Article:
When the system of specialized banks was destroyed in the late 1980s, newly created commercial banks emerging from the ruins had to adjust quickly to the new reality. Obviously, a lot of mistakes were made, particularly in the are of granting loans. In the first years of economic reform in Russia, a very high percentage of credits–around 25 percent–were not returned.

In the mid-1990s, it seemed that the new bank system was finally on the verge of acquiring the necessary financial weight. A number of the larger banks, having made their fortunes by speculating with state securities–whose returns sometimes reached 180 percent in hard currency–and by working with budget money, began buying promising enterprises and investing in their modernization. The financial crisis of August 1998 terminated this process. Many enterprises lost their financial donors while the banks themselves abstained from any further long-term investing.

This period of attempts and failures, however, was not in vain. Though most industrial enterprises experienced an acute need of resources during last ten years, they were not in fact ready to receive such resources, given that they had not completely adapted to the market-oriented economy. Ten years later, this period of transition is over. There is at last a real prospect for banks and the industry to start their partnership on a qualitatively new level. Most important, the attitudes of industry toward the banks has changed: enterprises now view the banks as partners, and understand that in order the make cooperation effective, they need to make their businesses transparent and have a good credit history. Banks, for their part, view their crediting activities as a way to help their clients achieve a higher level. They have become interested not just in making a profit on their investments, but also in developing their clients’ businesses for mutual benefit.


Perhaps the most acute problem for Russian banks now is to find credible clients, given that international standards of transparent accounting and doing business are only just starting to take root in Russia. If a bank succeeds, it is very lucky, but random success is not a good basis for a stable banking sector. That is why a new trend has emerged in the market–“bringing up” a client by preparing it to receive investment. To achieve this, an investment company or a bank has to be able to offer a full cycle of banking technologies in order to manage the risks of corporate management at all stages of an investment project. They have to be able to lead a client through all stages in the process of preparing to receive resources–from an initial audit to, ideally, being listed on the New York Stock Exchange.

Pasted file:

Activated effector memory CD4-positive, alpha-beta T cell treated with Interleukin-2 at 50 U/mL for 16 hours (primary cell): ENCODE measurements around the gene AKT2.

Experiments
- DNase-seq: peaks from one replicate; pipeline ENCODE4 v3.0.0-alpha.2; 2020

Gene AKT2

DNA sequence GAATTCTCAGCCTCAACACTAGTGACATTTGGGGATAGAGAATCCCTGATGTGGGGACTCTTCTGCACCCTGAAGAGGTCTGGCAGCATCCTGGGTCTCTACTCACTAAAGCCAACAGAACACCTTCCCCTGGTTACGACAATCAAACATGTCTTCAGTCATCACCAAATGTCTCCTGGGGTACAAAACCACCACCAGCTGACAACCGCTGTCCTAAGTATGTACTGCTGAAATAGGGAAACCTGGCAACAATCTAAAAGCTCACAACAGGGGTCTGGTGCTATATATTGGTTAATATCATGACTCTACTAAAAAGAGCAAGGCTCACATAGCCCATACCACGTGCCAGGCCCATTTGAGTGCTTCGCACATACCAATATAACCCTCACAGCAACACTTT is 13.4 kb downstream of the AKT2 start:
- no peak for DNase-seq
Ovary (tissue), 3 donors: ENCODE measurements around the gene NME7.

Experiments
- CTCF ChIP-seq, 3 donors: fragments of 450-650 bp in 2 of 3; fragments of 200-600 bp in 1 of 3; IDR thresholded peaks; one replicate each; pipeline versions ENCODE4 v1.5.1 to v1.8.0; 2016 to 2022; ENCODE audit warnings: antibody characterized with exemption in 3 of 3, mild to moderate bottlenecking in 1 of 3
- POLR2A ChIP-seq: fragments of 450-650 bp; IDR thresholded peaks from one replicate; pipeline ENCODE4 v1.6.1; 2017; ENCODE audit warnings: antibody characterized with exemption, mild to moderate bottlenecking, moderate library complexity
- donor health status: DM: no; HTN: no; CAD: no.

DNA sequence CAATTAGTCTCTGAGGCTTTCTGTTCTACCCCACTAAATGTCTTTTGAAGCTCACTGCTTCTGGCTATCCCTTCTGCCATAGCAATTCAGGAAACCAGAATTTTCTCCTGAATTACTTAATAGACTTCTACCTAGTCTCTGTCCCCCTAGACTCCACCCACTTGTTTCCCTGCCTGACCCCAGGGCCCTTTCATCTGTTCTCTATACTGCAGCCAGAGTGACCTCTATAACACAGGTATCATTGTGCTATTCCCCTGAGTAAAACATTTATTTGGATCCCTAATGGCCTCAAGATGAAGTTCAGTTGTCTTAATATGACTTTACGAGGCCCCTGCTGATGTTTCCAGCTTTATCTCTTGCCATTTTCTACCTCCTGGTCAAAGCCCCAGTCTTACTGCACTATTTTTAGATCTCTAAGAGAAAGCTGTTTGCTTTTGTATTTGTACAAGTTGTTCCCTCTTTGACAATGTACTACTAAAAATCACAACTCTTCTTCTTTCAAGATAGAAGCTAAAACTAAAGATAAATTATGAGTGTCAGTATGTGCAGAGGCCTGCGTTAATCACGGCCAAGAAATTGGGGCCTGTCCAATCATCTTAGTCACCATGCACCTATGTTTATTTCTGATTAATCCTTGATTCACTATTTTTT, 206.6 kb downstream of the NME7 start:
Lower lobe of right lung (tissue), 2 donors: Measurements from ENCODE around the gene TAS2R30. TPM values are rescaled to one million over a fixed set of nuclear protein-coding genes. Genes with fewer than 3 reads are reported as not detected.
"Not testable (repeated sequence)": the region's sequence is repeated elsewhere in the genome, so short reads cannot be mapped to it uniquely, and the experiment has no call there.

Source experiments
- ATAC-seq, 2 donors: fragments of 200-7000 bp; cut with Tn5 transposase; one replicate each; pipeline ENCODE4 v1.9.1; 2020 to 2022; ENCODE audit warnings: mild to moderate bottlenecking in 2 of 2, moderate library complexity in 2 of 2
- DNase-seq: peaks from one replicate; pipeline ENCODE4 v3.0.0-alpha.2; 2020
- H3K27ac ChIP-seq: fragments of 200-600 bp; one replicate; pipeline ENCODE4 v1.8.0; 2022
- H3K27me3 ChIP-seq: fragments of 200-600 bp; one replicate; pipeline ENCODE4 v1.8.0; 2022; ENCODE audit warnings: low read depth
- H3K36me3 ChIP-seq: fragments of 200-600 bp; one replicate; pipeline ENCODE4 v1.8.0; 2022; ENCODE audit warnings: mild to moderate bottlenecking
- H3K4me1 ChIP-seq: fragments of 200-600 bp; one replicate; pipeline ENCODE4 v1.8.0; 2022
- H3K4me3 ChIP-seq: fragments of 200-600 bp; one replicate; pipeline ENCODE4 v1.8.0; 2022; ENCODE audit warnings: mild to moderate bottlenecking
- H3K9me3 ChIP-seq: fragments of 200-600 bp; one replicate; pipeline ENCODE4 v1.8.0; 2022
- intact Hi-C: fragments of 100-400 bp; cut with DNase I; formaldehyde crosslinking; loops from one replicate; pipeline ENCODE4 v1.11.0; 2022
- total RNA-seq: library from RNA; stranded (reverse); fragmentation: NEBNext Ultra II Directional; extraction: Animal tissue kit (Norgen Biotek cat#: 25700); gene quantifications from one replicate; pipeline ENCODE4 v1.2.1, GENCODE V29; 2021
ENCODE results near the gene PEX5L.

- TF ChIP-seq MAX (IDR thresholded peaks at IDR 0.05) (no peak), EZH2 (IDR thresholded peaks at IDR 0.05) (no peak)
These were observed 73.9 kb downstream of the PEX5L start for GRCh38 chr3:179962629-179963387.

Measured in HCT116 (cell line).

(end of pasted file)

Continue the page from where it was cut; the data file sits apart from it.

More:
The Russian banking community expects the government to help them creating a favorable atmosphere for investment–which means, first of ally, attending to the needs of clients. Consumers create any market, thus, in order to develop the Russian financial market, it is necessary to change the regulations and tax norms as a way of stimulating potential clients to be active in the market. Obviously, financial institutions have to be ready to offer a good quality of service. Until recently, there was a perception in Russia that an investment bank is one which gives money for a long term at low interest rates. An understanding has emerged, however, that an investment business is in fact a complex of technologies for acquiring “long” resources, organizing and financing long-term projects and providing services in corporate finance–in other words, preparing businesses to receive investment. Some of Russia’s most advanced banks have started to develop their businesses this way, becoming the lead-managers for a group of companies in a holding involved in the investment business.